New report: Bankers’ bonuses more than double full-time minimum wage workers’ pay

$26.7 billion in bank bonuses outpaced the $15.1 billion income of a million minimum wage workers, says study

Topics: Institute for Policy Studies, Inequality, Poverty, Banks, bonuses, pay, wages, Editor's Picks, , ,

New report: Bankers' bonuses more than double full-time minimum wage workers' pay (Credit: aastock via Shutterstock)

The $26.7 billion spent on Wall Street bonuses last year was greater than the entire 2012 income of America’s full-time minimum wage workforce, according to a new report from the progressive Institute for Policy Studies.

Had that $26.7 billion instead gone to increased wages for the country’s 1,085,000 full-time minimum wage workers, writes report author Sarah Anderson, those workers’ wages ($15.1 billion total in 2012) would have more than doubled. Anderson estimates that such a raise for minimum wage workers would have done much more than bank bonuses to spur economic growth: In contrast to a $10.4 billion multiplier effect from the payouts to bankers, she calculates a $32.3 billion multiplier if the cash had gone into the pockets of those now making $7.25.



Anderson based her calculations on bonus data released this week by the New York State comptroller’s office, and data on 2012 wages from the Bureau of Labor Statistics. The million workers she counted include only those working 35 hours a week and making no more than $7.25, not those working at near-minimum wages, or those who have been seeking but not securing full-time hours.

“Huge bonuses, we learned from the 2008 financial industry meltdown, create an incentive for high-risk behaviors that endanger the entire economy,” Anderson writes. In contrast, she argues, low-wage jobs “provide real services. They deserve much higher minimal rewards.”

Featured Slide Shows

  • Share on Twitter
  • Share on Facebook
  • 1 of 11
  • Close
  • Fullscreen
  • Thumbnails

    "Roman Candle" turns 20: Secrets of Elliott Smith's accidental masterpiece (slideshow)

    Elliott and the friends with whom he recorded in middle school in Texas (photo courtesy of Dan Pickering)

    "Roman Candle" turns 20: Secrets of Elliott Smith's accidental masterpiece (slideshow)

    Heatmiser publicity shot (L-R: Tony Lash, Brandt Peterson, Neil Gust, Elliott Smith) (photo courtesy of JJ Gonson photography)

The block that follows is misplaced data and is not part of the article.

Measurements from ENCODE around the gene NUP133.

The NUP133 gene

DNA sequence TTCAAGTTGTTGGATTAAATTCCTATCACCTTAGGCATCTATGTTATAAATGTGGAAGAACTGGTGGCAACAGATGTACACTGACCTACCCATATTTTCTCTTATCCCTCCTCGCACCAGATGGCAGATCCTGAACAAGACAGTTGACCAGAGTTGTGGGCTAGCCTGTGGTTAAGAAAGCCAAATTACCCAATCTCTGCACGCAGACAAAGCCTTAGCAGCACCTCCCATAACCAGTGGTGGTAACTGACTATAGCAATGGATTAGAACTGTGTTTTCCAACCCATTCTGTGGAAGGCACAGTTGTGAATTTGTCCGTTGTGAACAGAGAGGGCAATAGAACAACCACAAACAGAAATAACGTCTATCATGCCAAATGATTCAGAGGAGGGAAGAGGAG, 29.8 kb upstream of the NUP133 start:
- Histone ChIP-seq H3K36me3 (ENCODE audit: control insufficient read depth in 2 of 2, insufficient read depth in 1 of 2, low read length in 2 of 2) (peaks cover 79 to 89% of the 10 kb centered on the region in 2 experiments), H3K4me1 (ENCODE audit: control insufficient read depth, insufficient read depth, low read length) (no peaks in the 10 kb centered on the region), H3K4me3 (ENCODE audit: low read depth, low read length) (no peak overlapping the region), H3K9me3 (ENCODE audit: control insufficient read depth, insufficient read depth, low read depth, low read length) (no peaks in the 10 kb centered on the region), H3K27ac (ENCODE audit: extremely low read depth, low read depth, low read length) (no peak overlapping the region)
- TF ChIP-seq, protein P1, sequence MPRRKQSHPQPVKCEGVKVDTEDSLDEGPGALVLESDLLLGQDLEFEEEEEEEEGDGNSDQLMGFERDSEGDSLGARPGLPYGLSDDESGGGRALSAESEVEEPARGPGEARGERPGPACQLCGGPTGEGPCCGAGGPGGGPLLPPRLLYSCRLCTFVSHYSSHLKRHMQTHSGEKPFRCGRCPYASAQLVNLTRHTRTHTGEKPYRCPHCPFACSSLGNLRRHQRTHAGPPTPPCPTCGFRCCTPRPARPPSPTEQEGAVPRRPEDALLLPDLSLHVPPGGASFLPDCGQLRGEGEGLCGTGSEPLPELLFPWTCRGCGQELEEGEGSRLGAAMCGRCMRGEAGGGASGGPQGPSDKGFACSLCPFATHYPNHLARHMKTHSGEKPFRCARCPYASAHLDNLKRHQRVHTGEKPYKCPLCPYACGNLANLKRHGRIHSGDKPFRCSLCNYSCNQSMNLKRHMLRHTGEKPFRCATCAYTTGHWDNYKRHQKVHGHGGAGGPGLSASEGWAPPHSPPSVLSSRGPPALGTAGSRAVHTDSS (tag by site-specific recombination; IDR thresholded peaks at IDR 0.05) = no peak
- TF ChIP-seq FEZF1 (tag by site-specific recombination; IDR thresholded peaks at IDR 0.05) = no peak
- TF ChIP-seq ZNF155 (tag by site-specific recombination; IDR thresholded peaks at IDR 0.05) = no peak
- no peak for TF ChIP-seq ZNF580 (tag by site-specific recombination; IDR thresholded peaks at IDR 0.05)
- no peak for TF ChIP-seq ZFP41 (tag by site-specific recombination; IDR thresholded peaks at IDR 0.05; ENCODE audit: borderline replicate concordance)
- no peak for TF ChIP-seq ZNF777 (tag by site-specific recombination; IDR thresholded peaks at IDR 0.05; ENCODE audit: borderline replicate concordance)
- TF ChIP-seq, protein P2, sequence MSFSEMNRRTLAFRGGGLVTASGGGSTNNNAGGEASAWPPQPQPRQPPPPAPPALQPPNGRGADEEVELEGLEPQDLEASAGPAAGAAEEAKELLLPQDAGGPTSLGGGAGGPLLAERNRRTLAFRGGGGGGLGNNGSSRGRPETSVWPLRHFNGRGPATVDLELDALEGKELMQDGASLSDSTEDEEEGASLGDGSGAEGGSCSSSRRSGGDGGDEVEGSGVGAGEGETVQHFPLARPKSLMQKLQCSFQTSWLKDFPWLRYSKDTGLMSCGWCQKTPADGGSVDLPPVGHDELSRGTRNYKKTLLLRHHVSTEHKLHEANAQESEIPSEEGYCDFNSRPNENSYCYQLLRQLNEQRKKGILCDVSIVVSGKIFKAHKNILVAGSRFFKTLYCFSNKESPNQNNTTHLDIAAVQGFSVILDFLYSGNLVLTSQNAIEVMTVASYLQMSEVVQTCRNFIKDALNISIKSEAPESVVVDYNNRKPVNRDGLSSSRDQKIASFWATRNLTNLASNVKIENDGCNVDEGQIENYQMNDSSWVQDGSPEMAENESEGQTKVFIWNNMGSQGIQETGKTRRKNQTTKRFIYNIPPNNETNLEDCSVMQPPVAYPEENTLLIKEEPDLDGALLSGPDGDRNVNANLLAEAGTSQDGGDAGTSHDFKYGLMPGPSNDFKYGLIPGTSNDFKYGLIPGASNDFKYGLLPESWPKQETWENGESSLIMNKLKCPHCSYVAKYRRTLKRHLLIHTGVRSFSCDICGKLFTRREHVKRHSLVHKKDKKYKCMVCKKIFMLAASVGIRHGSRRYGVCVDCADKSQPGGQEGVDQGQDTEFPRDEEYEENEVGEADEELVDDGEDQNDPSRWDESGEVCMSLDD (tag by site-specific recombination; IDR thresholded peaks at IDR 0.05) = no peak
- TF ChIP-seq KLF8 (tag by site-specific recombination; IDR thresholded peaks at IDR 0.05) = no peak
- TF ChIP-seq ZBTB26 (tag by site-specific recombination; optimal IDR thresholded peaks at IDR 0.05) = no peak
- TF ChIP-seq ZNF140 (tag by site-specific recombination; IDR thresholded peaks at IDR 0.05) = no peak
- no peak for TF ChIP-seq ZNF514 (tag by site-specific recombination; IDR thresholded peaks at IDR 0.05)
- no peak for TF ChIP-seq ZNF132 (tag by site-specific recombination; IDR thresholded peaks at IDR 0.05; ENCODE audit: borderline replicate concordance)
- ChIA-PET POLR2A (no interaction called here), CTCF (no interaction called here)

"Roman Candle" turns 20: Secrets of Elliott Smith's accidental masterpiece (slideshow)

    Elliott and JJ Gonson (photo courtesy of JJ Gonson photography)

    "Roman Candle" turns 20: Secrets of Elliott Smith's accidental masterpiece (slideshow)

    "Stray" 7-inch, Cavity Search Records (photo courtesy of JJ Gonson photography)

    "Roman Candle" turns 20: Secrets of Elliott Smith's accidental masterpiece (slideshow)

    Elliott's Hampshire College ID photo, 1987

    "Roman Candle" turns 20: Secrets of Elliott Smith's accidental masterpiece (slideshow)

    Elliott with "Le Domino," the guitar he used on "Roman Candle" (courtesy of JJ Gonson photography)

    "Roman Candle" turns 20: Secrets of Elliott Smith's accidental masterpiece (slideshow)

    Full "Roman Candle" record cover (courtesy of JJ Gonson photography)

    "Roman Candle" turns 20: Secrets of Elliott Smith's accidental masterpiece (slideshow)

    Elliott goofing off in Portland (courtesy of JJ Gonson photography)

    "Roman Candle" turns 20: Secrets of Elliott Smith's accidental masterpiece (slideshow)

    Heatmiser (L-R: Elliott Smith, Neil Gust, Tony Lash, Brandt Peterson)(courtesy of JJ Gonson photography)

    "Roman Candle" turns 20: Secrets of Elliott Smith's accidental masterpiece (slideshow)

    The Greenhouse Sleeve -- Cassette sleeve from Murder of Crows release, 1988, with first appearance of Condor Avenue (photo courtesy of Glynnis Fawkes)

  • Recent Slide Shows

Comments

Loading Comments...